Edinburgh, Fife & East Scotland

Last work of mystery paper sculptor unveiled

Butterfly tree paper sculpture Image copyright Chris Scott
Image caption The sculptor said The Butterfly Tree will be her last work

For the past five years, intricate sculptures crafted from the pages of books have been appearing around Edinburgh.

Throughout this time, the artist has opted to remain anonymous, only revealing her gender, despite the sculptures receiving international attention.

This year, a final, collaborative work was unveiled at the Edinburgh Book Festival.

Standing at 2m (6ft 6in) tall, it takes the shape of a tree, the leaves formed of butterflies, and a child clutching the trunk with a book in hand.

The public was invited by the artist to contribute their own paper butterflies to the sculpture, resulting in donations from the UK, Spain, Germany, Greece and the US.

Speaking to BBC Scotland via Twitter, where she goes by the name Freetofly, the sculptor said: "It's been obvious since the start of the project five years ago that there is a world of people who care about public libraries and universal access to literacy.

"The collaboration was a way of us joining our voices together.

"I'm pretty sure this is the final piece. I meant to end it after the 10th, but there was always a really good reason to keep going and make one more. Enough though now. More than enough maybe!"

Image copyright Chris Scott
Image caption Paper butterflies were sent from contributors all over the world

The first of what would become a series of mystery sculptures - a paper tree nicknamed The Poetree - was found by staff in the Scottish Poetry Library in March 2011.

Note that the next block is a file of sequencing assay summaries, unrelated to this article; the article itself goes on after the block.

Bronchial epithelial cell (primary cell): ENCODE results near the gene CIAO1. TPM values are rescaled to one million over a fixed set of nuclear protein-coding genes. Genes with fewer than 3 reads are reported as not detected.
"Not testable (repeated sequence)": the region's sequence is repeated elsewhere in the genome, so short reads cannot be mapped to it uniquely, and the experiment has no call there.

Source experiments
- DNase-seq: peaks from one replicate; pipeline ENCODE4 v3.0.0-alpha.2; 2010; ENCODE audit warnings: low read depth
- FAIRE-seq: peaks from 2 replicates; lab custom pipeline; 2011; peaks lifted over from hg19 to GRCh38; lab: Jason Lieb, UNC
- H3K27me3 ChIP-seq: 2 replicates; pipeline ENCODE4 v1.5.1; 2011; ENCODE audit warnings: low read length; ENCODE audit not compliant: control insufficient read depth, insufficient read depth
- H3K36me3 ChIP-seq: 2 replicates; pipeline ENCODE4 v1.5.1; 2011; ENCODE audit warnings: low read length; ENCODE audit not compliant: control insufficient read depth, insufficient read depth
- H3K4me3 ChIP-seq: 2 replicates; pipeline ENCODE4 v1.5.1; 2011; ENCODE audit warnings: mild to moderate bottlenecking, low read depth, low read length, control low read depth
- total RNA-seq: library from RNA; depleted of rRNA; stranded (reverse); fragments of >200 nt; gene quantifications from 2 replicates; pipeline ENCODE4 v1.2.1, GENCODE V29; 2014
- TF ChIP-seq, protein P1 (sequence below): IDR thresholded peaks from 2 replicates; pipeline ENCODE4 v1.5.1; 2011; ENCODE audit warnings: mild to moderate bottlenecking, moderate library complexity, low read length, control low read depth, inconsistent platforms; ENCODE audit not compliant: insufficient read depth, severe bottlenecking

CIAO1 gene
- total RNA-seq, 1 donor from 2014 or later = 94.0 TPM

A further 10 were discovered over the course of that year, their location always connected to literature: libraries, bookshops and museums. Attached to each creation was a note, many of them reading "a gift in support of libraries, book, words and ideas".

The eleventh sculpture was delivered to an independent bookshop in Edinburgh, addressed to Scots author Ian Rankin.

In a 2015 interview, conducted by email to preserve anonymity, the woman said: "I didn't have a plan when I left the pieces. I chose places I love. I made works that I thought suited them, added tags with what I suppose is my mission statement, and placed them in situ."

Image caption The Butterflies sculpture was donated to the charity Macmillan Cancer Support and sold by auction

In August 2014, a sculpture was covertly donated to the Macmillan Cancer Support Arts Exhibition, and put up for auction. The work was bought by the Mackenzie family from Edinburgh.

Dr Colin Mackenzie, concluding he couldn't "sit and admire it all day", decided to take the work on a not-for-profit tour of Scotland to raise awareness of the art.

During the tour, he said the artist made it known she was happy to do one final sculpture, and Dr Mackenzie then became the postal address for the paper butterflies.

Speaking to BBC Scotland at the Edinburgh Book Festival, he said: "I share a tremendous sadness with many about this being the last paper sculpture, but it's part of the story, and part of the art.

"The mystery of the artist is a fantastic story, and she'll leave a legacy of generosity. Not everyone is in it for themselves."

Image copyright Chris Scott
Image caption A sculpture for Book Week Scotland inspired by Alasdair Gray's Lanark

To the artist, the end of her project seems to be of less importance than the message shared.

She said: "I'm okay about it ending. I've always wanted the attention to be on the message really, that libraries are important resources, and reading matters.

"Having a building free to enter that is outside your home resourced and expertly staffed confers on us all a certain status - that we are valued.

"The fight for libraries continues. Maybe I'll devise a new way of shouting about it rather than with paper and glue."

Image caption The words read: "Nothing beats a nice cup of tea (or coffee) and a really good BOOK"

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